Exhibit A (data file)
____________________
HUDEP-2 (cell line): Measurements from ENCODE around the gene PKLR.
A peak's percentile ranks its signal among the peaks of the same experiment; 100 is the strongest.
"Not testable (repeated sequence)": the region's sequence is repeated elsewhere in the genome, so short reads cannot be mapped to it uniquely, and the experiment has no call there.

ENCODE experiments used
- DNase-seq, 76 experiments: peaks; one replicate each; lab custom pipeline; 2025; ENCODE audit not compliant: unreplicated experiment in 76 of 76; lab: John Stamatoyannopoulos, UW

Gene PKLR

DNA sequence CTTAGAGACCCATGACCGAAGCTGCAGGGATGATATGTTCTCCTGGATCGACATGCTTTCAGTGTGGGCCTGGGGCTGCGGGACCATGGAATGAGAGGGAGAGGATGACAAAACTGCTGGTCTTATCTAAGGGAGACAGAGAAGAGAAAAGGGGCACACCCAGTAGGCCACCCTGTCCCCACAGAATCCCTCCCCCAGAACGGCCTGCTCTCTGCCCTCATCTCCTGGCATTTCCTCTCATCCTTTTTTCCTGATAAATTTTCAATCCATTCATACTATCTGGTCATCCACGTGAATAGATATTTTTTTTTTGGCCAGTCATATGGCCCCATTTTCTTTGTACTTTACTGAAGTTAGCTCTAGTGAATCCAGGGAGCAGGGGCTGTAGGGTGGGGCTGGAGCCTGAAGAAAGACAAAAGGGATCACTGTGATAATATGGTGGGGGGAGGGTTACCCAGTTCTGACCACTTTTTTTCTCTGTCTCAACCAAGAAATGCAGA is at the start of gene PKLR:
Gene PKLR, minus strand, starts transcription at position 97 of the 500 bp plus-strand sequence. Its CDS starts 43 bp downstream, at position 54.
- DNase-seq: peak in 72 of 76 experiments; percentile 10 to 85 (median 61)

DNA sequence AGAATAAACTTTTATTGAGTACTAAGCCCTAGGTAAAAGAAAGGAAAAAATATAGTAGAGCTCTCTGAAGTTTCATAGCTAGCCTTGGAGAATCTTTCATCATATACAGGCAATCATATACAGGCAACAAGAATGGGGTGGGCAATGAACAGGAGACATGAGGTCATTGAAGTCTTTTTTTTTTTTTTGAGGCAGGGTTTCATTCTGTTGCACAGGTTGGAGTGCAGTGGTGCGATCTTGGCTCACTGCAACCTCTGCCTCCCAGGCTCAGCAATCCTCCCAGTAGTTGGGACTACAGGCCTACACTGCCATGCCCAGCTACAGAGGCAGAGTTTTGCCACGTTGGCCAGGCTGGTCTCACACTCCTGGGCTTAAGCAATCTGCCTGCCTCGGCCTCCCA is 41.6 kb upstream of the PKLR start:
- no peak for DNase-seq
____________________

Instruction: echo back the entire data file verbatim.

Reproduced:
HUDEP-2 (cell line): Measurements from ENCODE around the gene PKLR.
A peak's percentile ranks its signal among the peaks of the same experiment; 100 is the strongest.
"Not testable (repeated sequence)": the region's sequence is repeated elsewhere in the genome, so short reads cannot be mapped to it uniquely, and the experiment has no call there.

ENCODE experiments used
- DNase-seq, 76 experiments: peaks; one replicate each; lab custom pipeline; 2025; ENCODE audit not compliant: unreplicated experiment in 76 of 76; lab: John Stamatoyannopoulos, UW

Gene PKLR

DNA sequence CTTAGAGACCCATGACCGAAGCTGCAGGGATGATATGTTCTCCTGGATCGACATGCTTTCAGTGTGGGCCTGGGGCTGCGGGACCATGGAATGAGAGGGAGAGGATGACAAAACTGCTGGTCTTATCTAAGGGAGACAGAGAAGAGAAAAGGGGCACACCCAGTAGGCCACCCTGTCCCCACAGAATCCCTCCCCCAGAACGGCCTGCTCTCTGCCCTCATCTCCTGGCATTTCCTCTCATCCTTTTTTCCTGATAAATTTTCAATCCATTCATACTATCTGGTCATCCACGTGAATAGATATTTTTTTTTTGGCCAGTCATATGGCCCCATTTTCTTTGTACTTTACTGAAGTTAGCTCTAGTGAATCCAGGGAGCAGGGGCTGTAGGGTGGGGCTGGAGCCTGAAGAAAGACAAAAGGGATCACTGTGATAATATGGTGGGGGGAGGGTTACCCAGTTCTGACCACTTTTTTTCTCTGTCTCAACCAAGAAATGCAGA is at the start of gene PKLR:
Gene PKLR, minus strand, starts transcription at position 97 of the 500 bp plus-strand sequence. Its CDS starts 43 bp downstream, at position 54.
- DNase-seq: peak in 72 of 76 experiments; percentile 10 to 85 (median 61)

DNA sequence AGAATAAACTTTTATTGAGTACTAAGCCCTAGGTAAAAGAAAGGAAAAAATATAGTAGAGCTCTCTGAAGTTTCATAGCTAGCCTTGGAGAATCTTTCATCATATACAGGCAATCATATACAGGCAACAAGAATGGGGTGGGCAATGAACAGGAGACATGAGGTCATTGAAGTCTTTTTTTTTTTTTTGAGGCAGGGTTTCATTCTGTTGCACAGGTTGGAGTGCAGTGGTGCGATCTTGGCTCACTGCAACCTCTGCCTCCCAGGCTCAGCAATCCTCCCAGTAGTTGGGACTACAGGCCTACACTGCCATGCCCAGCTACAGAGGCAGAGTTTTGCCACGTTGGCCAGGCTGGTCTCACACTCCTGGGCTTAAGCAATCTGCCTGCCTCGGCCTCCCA is 41.6 kb upstream of the PKLR start:
- no peak for DNase-seq